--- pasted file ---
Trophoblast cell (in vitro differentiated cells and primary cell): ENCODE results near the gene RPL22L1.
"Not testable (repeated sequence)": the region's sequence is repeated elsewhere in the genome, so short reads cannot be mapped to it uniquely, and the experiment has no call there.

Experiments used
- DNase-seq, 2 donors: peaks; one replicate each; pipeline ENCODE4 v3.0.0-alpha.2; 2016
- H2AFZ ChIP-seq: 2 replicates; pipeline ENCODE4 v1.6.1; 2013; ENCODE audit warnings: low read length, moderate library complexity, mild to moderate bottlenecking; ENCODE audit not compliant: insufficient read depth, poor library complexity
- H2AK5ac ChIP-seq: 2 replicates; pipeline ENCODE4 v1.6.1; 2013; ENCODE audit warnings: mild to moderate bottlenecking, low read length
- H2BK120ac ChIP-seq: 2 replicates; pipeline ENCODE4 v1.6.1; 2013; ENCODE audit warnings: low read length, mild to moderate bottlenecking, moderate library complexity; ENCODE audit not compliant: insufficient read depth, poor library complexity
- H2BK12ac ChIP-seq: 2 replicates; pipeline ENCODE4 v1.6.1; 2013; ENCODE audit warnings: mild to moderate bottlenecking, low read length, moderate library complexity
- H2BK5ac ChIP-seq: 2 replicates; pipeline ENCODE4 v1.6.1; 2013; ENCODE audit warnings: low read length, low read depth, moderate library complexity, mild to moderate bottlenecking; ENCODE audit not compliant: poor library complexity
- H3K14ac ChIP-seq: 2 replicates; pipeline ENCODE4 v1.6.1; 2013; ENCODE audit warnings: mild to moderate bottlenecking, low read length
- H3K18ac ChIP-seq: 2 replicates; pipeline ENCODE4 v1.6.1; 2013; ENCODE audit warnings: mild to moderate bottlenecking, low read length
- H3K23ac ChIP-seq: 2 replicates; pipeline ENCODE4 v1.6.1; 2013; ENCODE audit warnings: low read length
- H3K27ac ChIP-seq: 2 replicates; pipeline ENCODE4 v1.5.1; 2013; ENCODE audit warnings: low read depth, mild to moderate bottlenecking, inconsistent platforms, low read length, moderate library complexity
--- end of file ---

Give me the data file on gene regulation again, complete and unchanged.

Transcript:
Trophoblast cell (in vitro differentiated cells and primary cell): ENCODE results near the gene RPL22L1.
"Not testable (repeated sequence)": the region's sequence is repeated elsewhere in the genome, so short reads cannot be mapped to it uniquely, and the experiment has no call there.

Experiments used
- DNase-seq, 2 donors: peaks; one replicate each; pipeline ENCODE4 v3.0.0-alpha.2; 2016
- H2AFZ ChIP-seq: 2 replicates; pipeline ENCODE4 v1.6.1; 2013; ENCODE audit warnings: low read length, moderate library complexity, mild to moderate bottlenecking; ENCODE audit not compliant: insufficient read depth, poor library complexity
- H2AK5ac ChIP-seq: 2 replicates; pipeline ENCODE4 v1.6.1; 2013; ENCODE audit warnings: mild to moderate bottlenecking, low read length
- H2BK120ac ChIP-seq: 2 replicates; pipeline ENCODE4 v1.6.1; 2013; ENCODE audit warnings: low read length, mild to moderate bottlenecking, moderate library complexity; ENCODE audit not compliant: insufficient read depth, poor library complexity
- H2BK12ac ChIP-seq: 2 replicates; pipeline ENCODE4 v1.6.1; 2013; ENCODE audit warnings: mild to moderate bottlenecking, low read length, moderate library complexity
- H2BK5ac ChIP-seq: 2 replicates; pipeline ENCODE4 v1.6.1; 2013; ENCODE audit warnings: low read length, low read depth, moderate library complexity, mild to moderate bottlenecking; ENCODE audit not compliant: poor library complexity
- H3K14ac ChIP-seq: 2 replicates; pipeline ENCODE4 v1.6.1; 2013; ENCODE audit warnings: mild to moderate bottlenecking, low read length
- H3K18ac ChIP-seq: 2 replicates; pipeline ENCODE4 v1.6.1; 2013; ENCODE audit warnings: mild to moderate bottlenecking, low read length
- H3K23ac ChIP-seq: 2 replicates; pipeline ENCODE4 v1.6.1; 2013; ENCODE audit warnings: low read length
- H3K27ac ChIP-seq: 2 replicates; pipeline ENCODE4 v1.5.1; 2013; ENCODE audit warnings: low read depth, mild to moderate bottlenecking, inconsistent platforms, low read length, moderate library complexity